The Rent Stabilization Ordinance allows owners to "pass through" half of the costs of capital improvements to tenants. For example, when an owner replaces a roof for $20,000, he or she may divide half of that cost by the number of units in the building and charge the tenants of each unit up to $55 per month -- spread out over multiple years -- to cover the cost of the repair.

Even so, Stephens said, "sometimes you get killed" economically.

Landlords complain that some renters, hip to the strict Rent Escrow Account Program -- which allows them to pay the city up to 50% of their rent and landlords nothing while units with health or safety violations are being brought up to code -- deliberately ruin buildings to avoid paying full rent.

Attorney Harold Greenberg, who owns buildings and represents landlords, recalled a tenant who took a sledgehammer to the walls of his apartment, then reported the damage to the city, getting a rent discount while repairs were underway.

Bennett said he fixed a broken pole in the parking lot of one of his buildings and tenants subsequently rammed their cars into it five more times. Bennett finally closed the lot.

"We pay for repairs and pay for the inspections," said Jim Clarke, manager of government relations for the Apartment Assn. of Greater Los Angeles. "We've become the housing department's cash cow."

Worst of all, many landlords say, is their inability to give the boot to undesirable tenants. While owners of buildings free of rent control can evict tenants easily, landlords of rent-controlled buildings can evict a tenant only for specified reasons such as when the landlord or a relative moves into a unit, if a tenant fails to pay the rent or violates the terms of the rental agreement and does not address it.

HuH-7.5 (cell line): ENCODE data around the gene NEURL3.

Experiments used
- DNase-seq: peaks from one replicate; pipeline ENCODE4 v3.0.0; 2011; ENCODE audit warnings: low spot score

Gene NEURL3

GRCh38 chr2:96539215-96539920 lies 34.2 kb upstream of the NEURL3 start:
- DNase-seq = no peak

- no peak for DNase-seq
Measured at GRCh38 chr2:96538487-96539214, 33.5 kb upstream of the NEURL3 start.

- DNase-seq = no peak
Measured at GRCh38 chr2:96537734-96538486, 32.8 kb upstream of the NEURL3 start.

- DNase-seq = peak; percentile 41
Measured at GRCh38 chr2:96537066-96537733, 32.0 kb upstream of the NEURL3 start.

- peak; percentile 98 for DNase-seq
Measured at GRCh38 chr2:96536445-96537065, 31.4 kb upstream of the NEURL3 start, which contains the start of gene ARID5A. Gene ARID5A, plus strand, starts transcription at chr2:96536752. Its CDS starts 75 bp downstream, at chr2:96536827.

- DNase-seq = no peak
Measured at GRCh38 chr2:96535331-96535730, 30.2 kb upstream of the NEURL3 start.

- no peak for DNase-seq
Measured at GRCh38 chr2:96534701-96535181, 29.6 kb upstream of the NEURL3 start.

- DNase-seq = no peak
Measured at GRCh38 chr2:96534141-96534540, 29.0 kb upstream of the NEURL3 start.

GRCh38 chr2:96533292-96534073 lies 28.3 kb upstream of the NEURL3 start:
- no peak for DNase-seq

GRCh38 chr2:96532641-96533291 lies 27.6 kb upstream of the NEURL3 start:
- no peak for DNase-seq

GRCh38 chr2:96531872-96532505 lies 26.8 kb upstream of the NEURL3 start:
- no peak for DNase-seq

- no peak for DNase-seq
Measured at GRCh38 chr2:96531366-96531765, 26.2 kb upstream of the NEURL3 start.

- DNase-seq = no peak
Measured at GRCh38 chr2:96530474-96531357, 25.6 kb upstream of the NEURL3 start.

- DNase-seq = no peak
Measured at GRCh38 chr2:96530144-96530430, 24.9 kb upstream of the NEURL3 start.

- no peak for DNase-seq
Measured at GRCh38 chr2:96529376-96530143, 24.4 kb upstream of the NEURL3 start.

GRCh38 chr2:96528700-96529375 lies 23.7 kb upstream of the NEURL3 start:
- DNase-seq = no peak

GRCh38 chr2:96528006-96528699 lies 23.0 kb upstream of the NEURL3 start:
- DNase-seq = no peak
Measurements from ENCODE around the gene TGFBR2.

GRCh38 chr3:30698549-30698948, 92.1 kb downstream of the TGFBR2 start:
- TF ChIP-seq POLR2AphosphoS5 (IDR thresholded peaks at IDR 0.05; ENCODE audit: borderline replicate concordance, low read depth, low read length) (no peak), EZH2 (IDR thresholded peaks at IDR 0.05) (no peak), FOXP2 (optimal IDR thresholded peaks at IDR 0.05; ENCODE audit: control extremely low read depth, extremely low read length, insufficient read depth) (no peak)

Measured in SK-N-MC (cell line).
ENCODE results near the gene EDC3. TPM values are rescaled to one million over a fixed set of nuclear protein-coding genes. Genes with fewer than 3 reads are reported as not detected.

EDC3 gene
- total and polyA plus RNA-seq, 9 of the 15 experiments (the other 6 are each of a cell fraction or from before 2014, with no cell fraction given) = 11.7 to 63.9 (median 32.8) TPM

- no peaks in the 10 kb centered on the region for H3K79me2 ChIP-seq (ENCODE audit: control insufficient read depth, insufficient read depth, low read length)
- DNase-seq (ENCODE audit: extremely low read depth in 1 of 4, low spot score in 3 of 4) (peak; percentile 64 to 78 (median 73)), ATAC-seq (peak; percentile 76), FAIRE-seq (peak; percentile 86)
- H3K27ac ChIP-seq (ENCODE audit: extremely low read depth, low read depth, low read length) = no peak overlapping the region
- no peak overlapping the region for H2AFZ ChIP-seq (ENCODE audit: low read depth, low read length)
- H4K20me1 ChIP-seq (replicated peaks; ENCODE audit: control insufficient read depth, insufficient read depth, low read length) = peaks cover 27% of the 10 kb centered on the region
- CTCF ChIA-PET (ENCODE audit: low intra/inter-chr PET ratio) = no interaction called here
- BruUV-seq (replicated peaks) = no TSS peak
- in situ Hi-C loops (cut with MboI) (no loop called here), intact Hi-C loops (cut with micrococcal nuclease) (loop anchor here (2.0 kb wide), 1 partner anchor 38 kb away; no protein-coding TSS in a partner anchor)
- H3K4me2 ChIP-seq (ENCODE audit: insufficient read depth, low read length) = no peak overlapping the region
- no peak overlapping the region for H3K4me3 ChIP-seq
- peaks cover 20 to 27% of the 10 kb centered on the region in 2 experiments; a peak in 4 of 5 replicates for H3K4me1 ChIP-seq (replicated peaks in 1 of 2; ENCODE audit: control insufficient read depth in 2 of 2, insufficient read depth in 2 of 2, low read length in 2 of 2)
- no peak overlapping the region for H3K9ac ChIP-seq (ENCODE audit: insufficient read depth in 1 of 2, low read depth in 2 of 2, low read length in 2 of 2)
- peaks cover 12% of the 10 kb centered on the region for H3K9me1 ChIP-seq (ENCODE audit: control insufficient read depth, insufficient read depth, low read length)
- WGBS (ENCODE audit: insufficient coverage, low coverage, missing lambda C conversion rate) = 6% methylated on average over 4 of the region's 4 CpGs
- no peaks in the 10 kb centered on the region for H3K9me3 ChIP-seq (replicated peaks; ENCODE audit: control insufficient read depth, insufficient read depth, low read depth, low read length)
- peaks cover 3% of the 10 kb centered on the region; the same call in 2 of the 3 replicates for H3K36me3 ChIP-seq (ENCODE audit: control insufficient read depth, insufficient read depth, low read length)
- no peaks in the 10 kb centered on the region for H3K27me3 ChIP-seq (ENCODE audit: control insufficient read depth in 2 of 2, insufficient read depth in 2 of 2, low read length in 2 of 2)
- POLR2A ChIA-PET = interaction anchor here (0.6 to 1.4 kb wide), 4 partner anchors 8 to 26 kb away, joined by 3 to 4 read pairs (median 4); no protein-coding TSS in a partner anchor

If a renter is a boisterous 24/7 partyer or deals drugs, for example, and trashes an apartment, a landlord must prove just cause by filing detailed reports and lining up witnesses to the offense, owners say.

"Who will come forward?" Clarke asked. "They're afraid of retaliation."

In a perfect world, attorney Greenberg said, owners of rent-controlled properties should receive tax incentives, grants and loans to rehab their buildings, and tenants' and landlords' responsibilities should be equal under the law. Maybe then there would be less resentment on both sides. After all, they need each other.

"A landlord without a tenant is bankrupt," Greenberg said, "and a tenant without a landlord is homeless."

diane.wedner@latimes.com

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Renting in L.A.

* More than 60% of Los Angeles households rent. The national average is 33%.

* Only San Francisco and New York City have higher rents on average than Los Angeles.

* The average turnover time for L.A. apartments is five years.

* Nearly half of L.A. renters spend more than 40% of their income on housing; 29% spend more than half. Under federal guidelines, 30% spent on housing is considered affordable.

* Los Angeles' overall vacancy rate is 2.7%. Nationally, it is 9.9%.

Sources: RealFacts, Reis, L.A. Housing Department, city of Los Angeles, HUD, Census Bureau